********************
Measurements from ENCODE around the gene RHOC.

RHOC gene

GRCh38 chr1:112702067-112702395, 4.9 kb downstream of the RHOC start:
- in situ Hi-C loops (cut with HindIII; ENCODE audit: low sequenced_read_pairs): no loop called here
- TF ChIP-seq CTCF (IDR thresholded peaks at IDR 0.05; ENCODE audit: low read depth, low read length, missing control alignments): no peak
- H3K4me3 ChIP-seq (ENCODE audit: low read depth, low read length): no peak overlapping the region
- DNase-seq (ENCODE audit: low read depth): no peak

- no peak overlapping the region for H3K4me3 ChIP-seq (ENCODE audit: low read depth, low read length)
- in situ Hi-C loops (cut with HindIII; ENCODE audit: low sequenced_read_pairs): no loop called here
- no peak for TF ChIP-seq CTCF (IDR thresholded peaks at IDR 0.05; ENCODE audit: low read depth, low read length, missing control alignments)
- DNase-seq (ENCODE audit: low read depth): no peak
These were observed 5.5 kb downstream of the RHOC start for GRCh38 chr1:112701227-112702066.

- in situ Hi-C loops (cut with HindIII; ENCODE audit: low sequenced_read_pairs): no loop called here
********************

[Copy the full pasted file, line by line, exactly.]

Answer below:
Measurements from ENCODE around the gene RHOC.

RHOC gene

GRCh38 chr1:112702067-112702395, 4.9 kb downstream of the RHOC start:
- in situ Hi-C loops (cut with HindIII; ENCODE audit: low sequenced_read_pairs): no loop called here
- TF ChIP-seq CTCF (IDR thresholded peaks at IDR 0.05; ENCODE audit: low read depth, low read length, missing control alignments): no peak
- H3K4me3 ChIP-seq (ENCODE audit: low read depth, low read length): no peak overlapping the region
- DNase-seq (ENCODE audit: low read depth): no peak

- no peak overlapping the region for H3K4me3 ChIP-seq (ENCODE audit: low read depth, low read length)
- in situ Hi-C loops (cut with HindIII; ENCODE audit: low sequenced_read_pairs): no loop called here
- no peak for TF ChIP-seq CTCF (IDR thresholded peaks at IDR 0.05; ENCODE audit: low read depth, low read length, missing control alignments)
- DNase-seq (ENCODE audit: low read depth): no peak
These were observed 5.5 kb downstream of the RHOC start for GRCh38 chr1:112701227-112702066.

- in situ Hi-C loops (cut with HindIII; ENCODE audit: low sequenced_read_pairs): no loop called here